Working Parents are Burnt out, Unsupported by Employers, Desperate to Connect with their Kids    

Survey highlights the pain points of working parents in South Africa.

Being a working parent has never been easy, and it’s even less so in today’s digitally ‘always-connected’ world.

The expectations of modern workers far exceed what was acceptable fifty years ago, which was to close shop promptly at 5pm and leave work at the office. Nowadays, especially with the advent of smartphones and tablets, the lines tend to get blurry, and work stress begins to pile up. Add to this the financial pressure that most South Africans are feeling, and it’s no wonder working parents are struggling.

Results of the TPC Working Parents Survey

Our recent survey conducted over the period of two months found that 53% of the respondents had suffered from burnout within the last three months.

Further to this, managing the work-life balance was listed as the hardest thing about being a working parent, with 92% admitting to struggling at some point with it. This was followed by the misfortune of missing parenting commitments due to work.  

“Unfortunately, South African parents are stressed and overworked, and there is a knock-on effect when it comes to raising their kids. Considering that 72% of our respondents are in a two-income household, there is immense pressure on parents as they are being pulled in many directions,” says Jonathan Hoffenberg, our Parent and Community and Empowerment and Support Manager (PACES).

Hoffenberg was not surprised to learn that over 50% of respondents said that they only sometimes feel supported by their employers, with a majority of the female employees reporting that they believe they are overlooked for promotions and work opportunities due to having a family.

33% also maintained that they were made to feel guilty by their employers when it comes to parenting commitments that clash with work time, while almost 60% said that at one point or another, they’ve had to change their working arrangements to suit their childcare needs.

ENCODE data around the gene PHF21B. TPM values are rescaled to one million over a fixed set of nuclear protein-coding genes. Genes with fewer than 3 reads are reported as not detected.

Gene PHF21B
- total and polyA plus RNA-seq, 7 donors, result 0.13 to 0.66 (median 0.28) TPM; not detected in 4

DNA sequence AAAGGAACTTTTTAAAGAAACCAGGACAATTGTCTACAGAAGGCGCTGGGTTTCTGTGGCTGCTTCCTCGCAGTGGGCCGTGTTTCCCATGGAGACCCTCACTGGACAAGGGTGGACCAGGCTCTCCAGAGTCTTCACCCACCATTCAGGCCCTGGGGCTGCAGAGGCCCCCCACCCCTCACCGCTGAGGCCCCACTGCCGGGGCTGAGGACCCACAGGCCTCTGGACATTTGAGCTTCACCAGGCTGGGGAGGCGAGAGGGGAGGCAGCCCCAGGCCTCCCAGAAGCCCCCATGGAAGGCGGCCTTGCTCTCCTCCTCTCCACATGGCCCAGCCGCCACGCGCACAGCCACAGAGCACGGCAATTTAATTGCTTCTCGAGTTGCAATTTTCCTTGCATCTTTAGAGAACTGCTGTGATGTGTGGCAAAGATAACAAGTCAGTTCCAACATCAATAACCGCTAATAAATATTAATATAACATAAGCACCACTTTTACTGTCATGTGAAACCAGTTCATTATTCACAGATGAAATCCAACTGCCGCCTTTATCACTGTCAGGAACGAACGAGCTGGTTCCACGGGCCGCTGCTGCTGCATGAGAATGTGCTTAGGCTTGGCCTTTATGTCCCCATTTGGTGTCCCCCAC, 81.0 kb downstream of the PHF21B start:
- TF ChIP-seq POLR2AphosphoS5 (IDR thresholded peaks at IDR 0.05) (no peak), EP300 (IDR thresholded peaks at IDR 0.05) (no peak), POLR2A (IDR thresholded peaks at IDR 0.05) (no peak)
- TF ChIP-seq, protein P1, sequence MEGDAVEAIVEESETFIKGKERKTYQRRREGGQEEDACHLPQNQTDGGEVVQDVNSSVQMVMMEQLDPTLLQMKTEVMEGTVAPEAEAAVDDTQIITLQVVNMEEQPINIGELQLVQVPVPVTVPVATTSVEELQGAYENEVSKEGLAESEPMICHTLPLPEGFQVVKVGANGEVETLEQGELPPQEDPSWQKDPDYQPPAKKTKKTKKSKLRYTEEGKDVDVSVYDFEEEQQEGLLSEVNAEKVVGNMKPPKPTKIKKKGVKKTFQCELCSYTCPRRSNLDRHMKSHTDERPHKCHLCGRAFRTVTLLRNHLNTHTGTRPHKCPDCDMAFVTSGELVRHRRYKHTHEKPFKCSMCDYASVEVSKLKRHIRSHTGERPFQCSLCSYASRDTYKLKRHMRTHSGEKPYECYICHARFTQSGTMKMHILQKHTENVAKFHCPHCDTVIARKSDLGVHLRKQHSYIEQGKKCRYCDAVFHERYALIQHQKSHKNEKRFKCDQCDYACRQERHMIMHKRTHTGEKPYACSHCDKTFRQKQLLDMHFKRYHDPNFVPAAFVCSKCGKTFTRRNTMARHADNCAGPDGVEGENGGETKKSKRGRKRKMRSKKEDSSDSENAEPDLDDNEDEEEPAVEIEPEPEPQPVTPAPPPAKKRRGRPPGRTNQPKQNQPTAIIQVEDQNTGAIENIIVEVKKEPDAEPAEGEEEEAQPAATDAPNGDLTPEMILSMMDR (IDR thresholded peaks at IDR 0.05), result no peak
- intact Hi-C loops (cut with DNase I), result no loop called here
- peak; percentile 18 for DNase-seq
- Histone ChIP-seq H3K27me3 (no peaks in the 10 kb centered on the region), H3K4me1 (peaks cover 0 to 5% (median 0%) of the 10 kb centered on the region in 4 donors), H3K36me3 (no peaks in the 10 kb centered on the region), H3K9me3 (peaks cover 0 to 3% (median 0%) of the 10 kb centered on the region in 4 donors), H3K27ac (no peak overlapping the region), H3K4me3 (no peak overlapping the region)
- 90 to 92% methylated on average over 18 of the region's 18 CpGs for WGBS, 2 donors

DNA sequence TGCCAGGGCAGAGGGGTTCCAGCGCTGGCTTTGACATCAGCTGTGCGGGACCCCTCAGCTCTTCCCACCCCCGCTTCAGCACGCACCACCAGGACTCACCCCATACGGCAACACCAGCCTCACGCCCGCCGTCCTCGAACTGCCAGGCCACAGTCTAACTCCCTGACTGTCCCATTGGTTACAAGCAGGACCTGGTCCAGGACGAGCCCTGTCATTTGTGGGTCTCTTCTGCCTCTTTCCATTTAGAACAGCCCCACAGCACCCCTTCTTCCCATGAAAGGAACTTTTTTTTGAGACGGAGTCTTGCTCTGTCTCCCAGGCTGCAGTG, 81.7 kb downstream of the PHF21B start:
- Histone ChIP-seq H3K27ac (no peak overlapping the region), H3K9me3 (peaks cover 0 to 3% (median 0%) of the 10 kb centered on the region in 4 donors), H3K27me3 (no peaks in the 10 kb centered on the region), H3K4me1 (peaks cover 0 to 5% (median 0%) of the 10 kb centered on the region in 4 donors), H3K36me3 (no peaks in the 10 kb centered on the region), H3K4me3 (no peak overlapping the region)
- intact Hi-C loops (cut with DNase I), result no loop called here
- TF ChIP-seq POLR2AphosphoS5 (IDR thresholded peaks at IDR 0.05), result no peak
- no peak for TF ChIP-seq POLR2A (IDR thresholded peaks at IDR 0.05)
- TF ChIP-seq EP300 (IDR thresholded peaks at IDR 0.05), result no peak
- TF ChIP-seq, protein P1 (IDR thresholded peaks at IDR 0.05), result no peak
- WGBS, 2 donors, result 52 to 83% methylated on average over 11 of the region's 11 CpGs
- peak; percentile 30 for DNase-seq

One parent who wished to remain anonymous says “As a parent you want to be there for your kids, but my job makes it near impossible at times. I’m constantly carrying guilt because I know that work requires so much of my focus. But I feel like I have no choice.”

Working parents want more flexibility 

When asked what they wish their employers paid more attention to, as working parents 57% said flexibility and hybrid work opportunities.  

They would also appreciate more paid leave days for parenting commitments, and third on the list was a salary adjustment, which speaks to the 44% who reported childcare being a cost they struggle to carry.

“A majority of South African parents need to work so they can pay the bills, so it’s really up to the employer to see how they can meet their employees halfway. Raising children who grow to become responsible well-adjusted adults is one of the most important jobs in the world. This requires parents who are present and not always burdened or distracted by workplace stress,” says Hoffenberg.

Managing stress levels around their kids was the number one area the survey respondents highlighted they wished to improve upon (48%).

A further 33% admitted feeling guilty for not spending enough time with their kids, with a large number saying they want to connect more with their children.

How employers can support working parents  

Considering that over 53% of the respondents feel only somewhat confident in their skills as working parents, Hoffenberg points out that parents are desperately needing more support from the workplace.

He informs that not only are there ways to help working parents by allowing them things like more flexibility or paid leave, but there are tools and resources that companies can offer employees that can help them to better manage their stress so they can be present for their children.

“For example, at The Parent Centre, we start staff meetings with personal sharing which gives staff the opportunity to talk about the issues they are facing at home. This just opens up space for compassion in the workplace and helps to make managers more empathetic,” says Hoffenberg.

Given that an overwhelming 81% of respondents said they would attend employer-provided parent training and counselling on or off-site, it’s evident that parents are in dire need of resources and knowledge to help them on the parenting journey.

“Early childhood is critical for emotional, cognitive, and social development, and parents need to be able to put in the time. You can never get those years back. So, I urge companies to seriously consider how they can support their employees. Raising our future generation should be a collective effort, and a workplace that cares about  family is a workspace worth caring about in turn,” says Hoffenberg.

Support The Parent Centre by making a donation.

Name | The Parent Centre
Acc type | Cheque
Bank | First National Bank
Acc No. 501 5111 8286
Branch code | 201109
Reference | Name